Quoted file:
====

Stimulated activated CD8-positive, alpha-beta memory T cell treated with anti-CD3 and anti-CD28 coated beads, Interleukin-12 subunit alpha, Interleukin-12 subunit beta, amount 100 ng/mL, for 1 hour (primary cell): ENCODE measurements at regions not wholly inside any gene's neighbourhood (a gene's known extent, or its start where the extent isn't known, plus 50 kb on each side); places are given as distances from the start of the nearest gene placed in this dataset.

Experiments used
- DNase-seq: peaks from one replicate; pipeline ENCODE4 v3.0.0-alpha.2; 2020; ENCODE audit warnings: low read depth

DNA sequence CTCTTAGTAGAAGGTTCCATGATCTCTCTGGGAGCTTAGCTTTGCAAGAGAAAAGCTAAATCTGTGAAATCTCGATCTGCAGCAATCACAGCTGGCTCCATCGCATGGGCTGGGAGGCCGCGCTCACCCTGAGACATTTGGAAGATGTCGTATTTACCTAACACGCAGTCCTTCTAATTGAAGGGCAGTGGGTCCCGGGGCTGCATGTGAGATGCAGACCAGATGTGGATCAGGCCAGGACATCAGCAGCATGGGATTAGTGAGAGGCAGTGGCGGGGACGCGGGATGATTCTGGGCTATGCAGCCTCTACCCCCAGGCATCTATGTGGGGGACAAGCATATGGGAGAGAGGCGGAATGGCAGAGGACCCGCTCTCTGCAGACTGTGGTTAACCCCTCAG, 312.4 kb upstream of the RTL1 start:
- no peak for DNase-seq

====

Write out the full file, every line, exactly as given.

Stimulated activated CD8-positive, alpha-beta memory T cell treated with anti-CD3 and anti-CD28 coated beads, Interleukin-12 subunit alpha, Interleukin-12 subunit beta, amount 100 ng/mL, for 1 hour (primary cell): ENCODE measurements at regions not wholly inside any gene's neighbourhood (a gene's known extent, or its start where the extent isn't known, plus 50 kb on each side); places are given as distances from the start of the nearest gene placed in this dataset.

Experiments used
- DNase-seq: peaks from one replicate; pipeline ENCODE4 v3.0.0-alpha.2; 2020; ENCODE audit warnings: low read depth

DNA sequence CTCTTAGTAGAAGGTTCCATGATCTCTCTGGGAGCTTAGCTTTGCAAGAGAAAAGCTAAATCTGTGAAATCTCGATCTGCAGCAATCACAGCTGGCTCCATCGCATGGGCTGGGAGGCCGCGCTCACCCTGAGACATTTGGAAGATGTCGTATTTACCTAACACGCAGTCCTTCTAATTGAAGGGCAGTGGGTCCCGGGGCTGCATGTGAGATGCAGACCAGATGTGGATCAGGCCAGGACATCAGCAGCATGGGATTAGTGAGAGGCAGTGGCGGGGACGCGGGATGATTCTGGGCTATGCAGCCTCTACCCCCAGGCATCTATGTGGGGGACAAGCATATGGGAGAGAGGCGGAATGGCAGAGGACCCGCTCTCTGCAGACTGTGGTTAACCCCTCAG, 312.4 kb upstream of the RTL1 start:
- no peak for DNase-seq